International financial businesses based in Belfast could pull out of the city if the UK votes to leave the EU, a major City of London firm has warned.
Chris Cummings, chief executive of TheCityUK, claimed firms would "consider alternative locations" instead of Northern Ireland, and in particular Belfast, in order to ensure trading remains smooth and in the single market.
He also claimed a Brexit could put off new companies from investing in Northern Ireland.
"It might also make attracting new foreign direct investment more challenging," Mr Cummings added. "Firms, for example, may consider the benefits of other, rival financial centres.
"If the UK leaves the EU, international firms currently based in UK financial centres such as Belfast may consider alternative locations from which they could easily trade with the continent and access its single market.
"International businesses flock to cities across the UK like Belfast - a flourishing financial and related professional services centre - with access to the EU single market of 500 million consumers often topping their list of reasons for doing so. But we can't simply assume we will always stay on top - just ask the Venetian bankers of old.
"With the EU referendum on June 23 now within our sights, it is an ideal time to highlight the role EU membership has played in helping to make the UK the world's leading financial centre.
"This is important because the strength of UK-based financial and related professional services on the global stage helps to fuel industry jobs on high streets right across the UK.
"It also sees us pay more tax to the Exchequer than any other sector. Leaving the EU may not be ruinous for the UK economy, but it does risk damaging the UK-based industry, and as a consequence risks the loss of jobs from Belfast to Bristol and beyond."
Mr Cummings said the outcome of the EU referendum would be "keenly felt by financial and related professional services firms in Belfast and across the UK".
"Given the benefits the industry reaps from EU membership, with single market access and the ability to do business or sell services in all other 27 member states being just a couple of those, it stands to reason that an overwhelming majority of industry leaders - 84% of them - want to stay in a reformed EU," he added.
Earlier this year, a major study by Oxford Economics claimed Northern Ireland's economy would be hit harder by a Brexit than Britain's, partly because of our land border with the Republic.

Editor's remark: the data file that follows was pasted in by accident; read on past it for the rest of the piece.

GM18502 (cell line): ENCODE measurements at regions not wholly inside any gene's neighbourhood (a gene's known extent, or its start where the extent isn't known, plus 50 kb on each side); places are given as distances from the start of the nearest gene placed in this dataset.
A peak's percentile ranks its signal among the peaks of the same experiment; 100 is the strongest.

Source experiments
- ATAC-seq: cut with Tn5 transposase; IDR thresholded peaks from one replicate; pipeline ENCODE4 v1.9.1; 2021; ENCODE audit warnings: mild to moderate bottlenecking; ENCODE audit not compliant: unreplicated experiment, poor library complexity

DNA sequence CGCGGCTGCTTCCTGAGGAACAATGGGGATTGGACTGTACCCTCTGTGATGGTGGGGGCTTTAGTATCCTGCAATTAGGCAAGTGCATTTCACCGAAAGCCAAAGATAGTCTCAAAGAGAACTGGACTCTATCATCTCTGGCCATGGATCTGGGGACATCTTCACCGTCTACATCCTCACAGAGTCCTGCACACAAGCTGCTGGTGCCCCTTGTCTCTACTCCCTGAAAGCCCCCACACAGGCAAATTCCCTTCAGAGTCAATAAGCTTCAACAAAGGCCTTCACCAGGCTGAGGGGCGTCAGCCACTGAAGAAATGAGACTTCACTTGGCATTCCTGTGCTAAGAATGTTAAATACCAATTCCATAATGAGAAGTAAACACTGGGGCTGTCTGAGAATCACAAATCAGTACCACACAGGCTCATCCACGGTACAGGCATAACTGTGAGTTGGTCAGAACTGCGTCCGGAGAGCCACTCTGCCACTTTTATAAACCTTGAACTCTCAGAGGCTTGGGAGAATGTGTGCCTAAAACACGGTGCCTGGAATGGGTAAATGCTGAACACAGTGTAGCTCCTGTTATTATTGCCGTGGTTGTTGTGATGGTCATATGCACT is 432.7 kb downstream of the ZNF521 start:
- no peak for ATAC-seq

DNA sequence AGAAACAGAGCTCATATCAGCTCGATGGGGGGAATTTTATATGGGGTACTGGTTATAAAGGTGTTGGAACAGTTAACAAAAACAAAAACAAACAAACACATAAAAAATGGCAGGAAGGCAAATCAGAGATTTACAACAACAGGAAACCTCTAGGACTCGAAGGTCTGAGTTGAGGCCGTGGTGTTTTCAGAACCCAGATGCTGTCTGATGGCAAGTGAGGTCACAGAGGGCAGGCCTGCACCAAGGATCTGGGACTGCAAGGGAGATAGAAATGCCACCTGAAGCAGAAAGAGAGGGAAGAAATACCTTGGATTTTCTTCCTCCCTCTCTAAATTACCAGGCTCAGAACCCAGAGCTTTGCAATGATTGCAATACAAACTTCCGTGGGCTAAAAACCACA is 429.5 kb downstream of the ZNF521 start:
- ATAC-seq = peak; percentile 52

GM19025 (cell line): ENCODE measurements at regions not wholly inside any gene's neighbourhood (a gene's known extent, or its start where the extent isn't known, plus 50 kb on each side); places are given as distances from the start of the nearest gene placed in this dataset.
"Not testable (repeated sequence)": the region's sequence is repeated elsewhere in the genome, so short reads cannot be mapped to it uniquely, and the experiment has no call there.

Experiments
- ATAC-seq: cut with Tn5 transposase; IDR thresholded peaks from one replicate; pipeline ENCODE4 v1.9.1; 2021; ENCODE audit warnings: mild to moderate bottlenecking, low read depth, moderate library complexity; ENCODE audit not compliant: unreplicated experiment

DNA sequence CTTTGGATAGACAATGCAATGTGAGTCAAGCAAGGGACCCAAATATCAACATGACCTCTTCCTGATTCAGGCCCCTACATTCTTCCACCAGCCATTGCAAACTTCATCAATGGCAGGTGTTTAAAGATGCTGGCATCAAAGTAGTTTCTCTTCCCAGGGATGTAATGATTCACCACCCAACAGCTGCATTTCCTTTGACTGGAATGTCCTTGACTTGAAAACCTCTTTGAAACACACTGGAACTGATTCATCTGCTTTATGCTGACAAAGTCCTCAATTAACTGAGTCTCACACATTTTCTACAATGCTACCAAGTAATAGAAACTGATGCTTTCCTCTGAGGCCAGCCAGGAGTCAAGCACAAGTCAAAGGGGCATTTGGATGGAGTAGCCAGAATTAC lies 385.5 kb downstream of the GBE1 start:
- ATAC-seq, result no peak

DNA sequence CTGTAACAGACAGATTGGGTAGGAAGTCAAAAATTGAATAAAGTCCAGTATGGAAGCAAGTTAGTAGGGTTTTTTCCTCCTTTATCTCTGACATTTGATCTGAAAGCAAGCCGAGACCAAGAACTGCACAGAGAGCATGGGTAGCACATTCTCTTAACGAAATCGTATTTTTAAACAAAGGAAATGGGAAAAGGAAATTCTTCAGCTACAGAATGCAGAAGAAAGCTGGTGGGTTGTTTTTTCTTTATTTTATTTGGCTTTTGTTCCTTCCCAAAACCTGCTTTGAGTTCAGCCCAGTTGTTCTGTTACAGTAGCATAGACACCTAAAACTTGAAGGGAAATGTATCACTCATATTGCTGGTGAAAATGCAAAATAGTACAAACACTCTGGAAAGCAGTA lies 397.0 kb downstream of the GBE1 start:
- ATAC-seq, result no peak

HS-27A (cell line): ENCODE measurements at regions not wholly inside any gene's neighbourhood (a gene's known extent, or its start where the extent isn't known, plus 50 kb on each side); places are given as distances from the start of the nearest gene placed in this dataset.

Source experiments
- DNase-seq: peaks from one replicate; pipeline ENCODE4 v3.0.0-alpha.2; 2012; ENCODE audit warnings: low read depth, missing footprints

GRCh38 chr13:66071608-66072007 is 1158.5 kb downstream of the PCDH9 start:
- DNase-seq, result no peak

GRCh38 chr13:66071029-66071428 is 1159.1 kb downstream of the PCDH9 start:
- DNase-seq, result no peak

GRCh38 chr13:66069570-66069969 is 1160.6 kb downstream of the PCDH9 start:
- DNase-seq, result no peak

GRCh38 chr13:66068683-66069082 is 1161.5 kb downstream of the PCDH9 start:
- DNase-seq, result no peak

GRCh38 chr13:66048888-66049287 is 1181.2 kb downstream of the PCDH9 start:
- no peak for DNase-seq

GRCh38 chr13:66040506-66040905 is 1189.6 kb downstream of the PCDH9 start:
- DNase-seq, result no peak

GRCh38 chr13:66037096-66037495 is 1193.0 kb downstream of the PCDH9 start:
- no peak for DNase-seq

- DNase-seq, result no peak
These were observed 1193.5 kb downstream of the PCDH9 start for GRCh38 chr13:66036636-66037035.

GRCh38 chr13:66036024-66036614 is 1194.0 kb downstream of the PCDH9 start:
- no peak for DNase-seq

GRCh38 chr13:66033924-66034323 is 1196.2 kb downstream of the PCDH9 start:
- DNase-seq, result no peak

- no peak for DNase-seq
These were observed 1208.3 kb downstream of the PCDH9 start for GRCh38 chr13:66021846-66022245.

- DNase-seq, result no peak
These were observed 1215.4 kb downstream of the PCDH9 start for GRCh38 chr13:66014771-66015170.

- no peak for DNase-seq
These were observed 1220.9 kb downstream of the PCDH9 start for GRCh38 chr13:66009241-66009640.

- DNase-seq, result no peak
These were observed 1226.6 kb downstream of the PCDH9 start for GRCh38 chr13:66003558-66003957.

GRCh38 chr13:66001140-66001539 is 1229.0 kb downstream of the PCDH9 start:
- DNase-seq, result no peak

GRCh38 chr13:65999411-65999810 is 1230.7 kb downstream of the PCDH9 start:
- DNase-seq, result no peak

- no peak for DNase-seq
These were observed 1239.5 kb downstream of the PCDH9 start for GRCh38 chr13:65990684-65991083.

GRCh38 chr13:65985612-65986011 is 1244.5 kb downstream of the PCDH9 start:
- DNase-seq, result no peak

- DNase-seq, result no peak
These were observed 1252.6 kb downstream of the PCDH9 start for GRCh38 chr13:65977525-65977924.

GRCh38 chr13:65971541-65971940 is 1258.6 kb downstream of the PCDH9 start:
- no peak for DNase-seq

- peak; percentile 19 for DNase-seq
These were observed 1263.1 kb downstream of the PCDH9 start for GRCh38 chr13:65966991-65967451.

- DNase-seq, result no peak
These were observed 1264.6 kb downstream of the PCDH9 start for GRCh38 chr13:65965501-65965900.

The report said that "overall our modelling indicates that Northern Ireland's economy is likely to be relatively more vulnerable to the type of structural changes triggered by a UK exit from the European Union in comparison to the rest of the UK".
The study was commissioned by Stormont's Department of Enterprise, Trade and Investment to try and understand the economic implications of withdrawal.
The UK economy as a whole is predicted to shrink if it leaves the EU, but Northern Ireland could retract at a stronger rate.
Mr Cummings said two-thirds of his industry worked outside of London, including 18,500 in Belfast and 32,000 across Northern Ireland as a whole.
"Together, they contribute £2.3bn to the Northern Irish economy, and in Belfast alone account for 10.3% of the city's gross value added," he added.
But pro-Brexit campaigner Jeff Peel (right) of Quadriga Consulting said trade would continue between financial services companies and the EU in the event of a Brexit.
And he added: "In any event, many of the financial services firms in Belfast - such as Citigroup - are actively trading with America and outside the EU."
Just last week, it was revealed as many as 80 jobs are at risk in Belfast after stock exchange giant Euronext announced it was pulling out of the city.
The company has announced that it is closing its Adelaide Street office, which primarily deals with IT. It is also believed that the firm is moving its operations to Portugal. The closure of the office is a blow to Northern Ireland's burgeoning financial technology sector, which has been growing steadily over the past decade.